The NHS took “bigger and bolder” steps on digital during the Covid-19 pandemic and needs to “bottle that spirit”, the chief executive of NHSX has said.
Speaking at day two of Digital Health Rewired (16 March), Matthew Gould addressed the lessons learned during the crisis and the attitudes that need to be taken forward.
The pandemic led to projects that seemed “beyond the veil” moving at a much quicker pace, Gould told the virtual Digital Leadership Summit audience.
“A thing I really hope we can take out of this is the ‘let’s just get on with it’ attitude,” he said.
“Don’t compromise on patient privacy or safety, but that doesn’t mean we have to be paralysed, taking slow tentative steps.
“We can actually take bigger and bolder steps. This was happening on the front line because it had to happen, and we need to bottle that spirit.”
Commenting on a “remarkable” year for health technology, he said there was renewed focus on the need to digital to be at the heart of the NHS.
“There’s been knowledge that digital needed to be a critical part of how the NHS responded to the pandemic and now responds to the recovery,” he added.
“We got a lot of things right, but I think there are some things we could have done better. Even when you, and your teams, are building stuff at incredible speeds, always remember what the future is going to require beyond the immediate pressure.”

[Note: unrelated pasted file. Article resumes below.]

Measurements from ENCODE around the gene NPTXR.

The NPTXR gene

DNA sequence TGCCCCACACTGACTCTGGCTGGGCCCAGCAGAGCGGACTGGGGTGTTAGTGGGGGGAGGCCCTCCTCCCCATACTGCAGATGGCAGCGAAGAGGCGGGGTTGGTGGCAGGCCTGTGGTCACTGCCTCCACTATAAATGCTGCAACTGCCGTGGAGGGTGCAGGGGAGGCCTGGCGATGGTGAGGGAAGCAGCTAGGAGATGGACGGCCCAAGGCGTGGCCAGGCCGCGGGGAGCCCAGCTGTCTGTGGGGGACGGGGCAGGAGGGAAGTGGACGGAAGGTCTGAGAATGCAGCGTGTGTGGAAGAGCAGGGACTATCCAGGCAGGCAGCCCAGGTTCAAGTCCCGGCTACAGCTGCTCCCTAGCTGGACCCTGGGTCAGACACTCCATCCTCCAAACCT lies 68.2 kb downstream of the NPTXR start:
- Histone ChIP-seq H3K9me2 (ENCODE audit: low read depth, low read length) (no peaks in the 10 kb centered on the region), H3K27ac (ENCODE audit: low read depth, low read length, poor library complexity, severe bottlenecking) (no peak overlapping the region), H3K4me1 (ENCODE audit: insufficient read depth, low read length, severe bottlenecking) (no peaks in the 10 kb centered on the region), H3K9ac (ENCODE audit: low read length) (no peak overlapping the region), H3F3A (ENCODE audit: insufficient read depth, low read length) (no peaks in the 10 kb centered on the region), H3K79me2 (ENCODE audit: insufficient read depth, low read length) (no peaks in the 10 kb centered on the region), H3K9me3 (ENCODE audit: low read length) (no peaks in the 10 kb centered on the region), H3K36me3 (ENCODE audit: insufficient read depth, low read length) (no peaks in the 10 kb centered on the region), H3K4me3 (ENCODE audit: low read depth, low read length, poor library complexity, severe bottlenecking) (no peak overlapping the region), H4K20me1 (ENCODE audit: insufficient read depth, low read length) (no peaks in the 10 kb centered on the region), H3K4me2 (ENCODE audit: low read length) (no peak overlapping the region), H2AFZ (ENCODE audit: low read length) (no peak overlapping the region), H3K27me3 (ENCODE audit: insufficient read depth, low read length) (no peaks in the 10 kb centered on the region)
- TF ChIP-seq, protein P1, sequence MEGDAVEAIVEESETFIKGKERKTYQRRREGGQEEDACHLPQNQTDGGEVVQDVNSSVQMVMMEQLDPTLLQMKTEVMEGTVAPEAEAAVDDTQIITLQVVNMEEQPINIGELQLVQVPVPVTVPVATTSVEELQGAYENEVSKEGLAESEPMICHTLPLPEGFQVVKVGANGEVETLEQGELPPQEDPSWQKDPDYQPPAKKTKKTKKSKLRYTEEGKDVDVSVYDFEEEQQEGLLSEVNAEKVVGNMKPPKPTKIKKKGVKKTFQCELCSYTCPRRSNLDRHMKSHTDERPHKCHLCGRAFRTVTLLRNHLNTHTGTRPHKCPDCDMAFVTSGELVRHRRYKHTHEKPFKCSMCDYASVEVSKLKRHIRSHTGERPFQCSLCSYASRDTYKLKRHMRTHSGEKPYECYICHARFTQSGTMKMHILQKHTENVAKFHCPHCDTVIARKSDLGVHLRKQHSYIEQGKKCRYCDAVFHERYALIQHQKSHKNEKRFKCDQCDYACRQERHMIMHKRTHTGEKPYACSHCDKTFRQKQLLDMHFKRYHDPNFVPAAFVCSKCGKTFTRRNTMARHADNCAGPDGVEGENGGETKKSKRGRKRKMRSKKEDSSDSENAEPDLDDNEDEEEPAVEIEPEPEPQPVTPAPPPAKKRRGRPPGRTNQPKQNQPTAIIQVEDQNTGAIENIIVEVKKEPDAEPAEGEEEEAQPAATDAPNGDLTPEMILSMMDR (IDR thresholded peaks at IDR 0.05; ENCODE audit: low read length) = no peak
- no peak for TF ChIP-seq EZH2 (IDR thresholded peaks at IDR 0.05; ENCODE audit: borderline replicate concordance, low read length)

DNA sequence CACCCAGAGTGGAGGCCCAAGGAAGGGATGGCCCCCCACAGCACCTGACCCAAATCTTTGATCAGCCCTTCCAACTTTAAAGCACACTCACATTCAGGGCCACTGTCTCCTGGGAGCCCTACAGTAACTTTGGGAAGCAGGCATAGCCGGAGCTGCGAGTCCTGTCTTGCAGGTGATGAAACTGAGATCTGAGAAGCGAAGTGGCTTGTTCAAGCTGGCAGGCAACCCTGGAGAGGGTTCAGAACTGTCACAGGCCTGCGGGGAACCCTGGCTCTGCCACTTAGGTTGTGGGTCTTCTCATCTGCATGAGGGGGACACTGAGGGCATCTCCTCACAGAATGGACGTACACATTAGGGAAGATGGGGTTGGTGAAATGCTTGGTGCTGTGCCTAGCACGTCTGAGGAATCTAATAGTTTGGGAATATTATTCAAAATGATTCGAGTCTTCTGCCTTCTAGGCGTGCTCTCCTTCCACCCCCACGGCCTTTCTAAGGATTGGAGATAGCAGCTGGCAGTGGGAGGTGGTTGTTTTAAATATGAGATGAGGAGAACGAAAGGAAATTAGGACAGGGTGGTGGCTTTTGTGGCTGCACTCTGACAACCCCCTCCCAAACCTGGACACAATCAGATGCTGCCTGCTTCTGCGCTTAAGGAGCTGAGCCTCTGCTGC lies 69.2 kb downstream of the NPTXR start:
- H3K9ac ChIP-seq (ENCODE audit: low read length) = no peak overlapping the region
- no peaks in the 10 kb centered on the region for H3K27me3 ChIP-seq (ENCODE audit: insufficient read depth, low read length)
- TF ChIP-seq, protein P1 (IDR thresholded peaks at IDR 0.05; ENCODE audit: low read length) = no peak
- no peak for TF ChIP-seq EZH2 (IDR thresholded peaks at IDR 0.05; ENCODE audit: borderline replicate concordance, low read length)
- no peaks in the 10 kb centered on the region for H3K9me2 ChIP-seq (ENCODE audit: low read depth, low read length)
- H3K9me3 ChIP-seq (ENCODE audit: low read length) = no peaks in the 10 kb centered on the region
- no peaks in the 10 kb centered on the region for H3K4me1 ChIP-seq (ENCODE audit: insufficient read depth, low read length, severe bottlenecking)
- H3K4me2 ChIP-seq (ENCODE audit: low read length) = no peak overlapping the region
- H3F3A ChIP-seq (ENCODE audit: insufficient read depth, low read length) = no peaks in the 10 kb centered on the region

The pandemic has also shone a light on the importance of health data in improving patient safety and planning for the future, Gould said.
He believes the wider discussion on patient data will lead to citizens feeling more confident in sharing their information.
“There will be a different approach to health data. I think the citizen has got a reshaped relationship with their health data – it’s important for them, it’s real for them, it matters in a way which perhaps wasn’t so obvious a year ago,” Gould said.
“What it absolutely doesn’t do it make patient data any less sacrosanct, that’s absolutely the starting point.
“But we’ve learned how data, properly and safely used, can improve patient safety, can stop mishaps between the NHS and social care, and ensure that clinicians who are seeing new patients can see the relevant information.”
NHSX is due to publish a Data Strategy for Health and Care later in the year which Gould said will focus on how to capture these benefits for the longer term.
Coming out of the pandemic there needs to be a focus on what works well across organisational boundaries to build “that future we all want to see but find so hard to get to”.
Gould said NHSX had worked closely with NHS Digital, NHS England and Improvement, NHSBSA and with colleagues on the frontline to deliver new services, and that work had to continue.
“The last year we’ve done a really good job on digitisation… but we’ve barely scratched the surface of transformation,” he said.
“The single message that I’ve been banging on about before the pandemic, during the pandemic, and no doubt in the next year as well is that digital won’t work if it is in a silo.”
“We’ve still got a huge way to go to make full use of digital technology.”
Gould concluded his keynote saying the future of the NHS “needs to have digital transformation at its heart”.
“It won’t be enough just to do the same things… done well, digital has the potential to enhance the care that we provide for patients.”
Earlier in the day, delegates also heard from NHS Digital’s CEO, Sarah Wilkinson, who listed her five key digital takeaways from the last year.
Digital Health Rewired 2021 is running from 15-19 March and is free for everyone from NHS, public sector, independent providers, charities and education sectors, plus start-ups less than three-years old.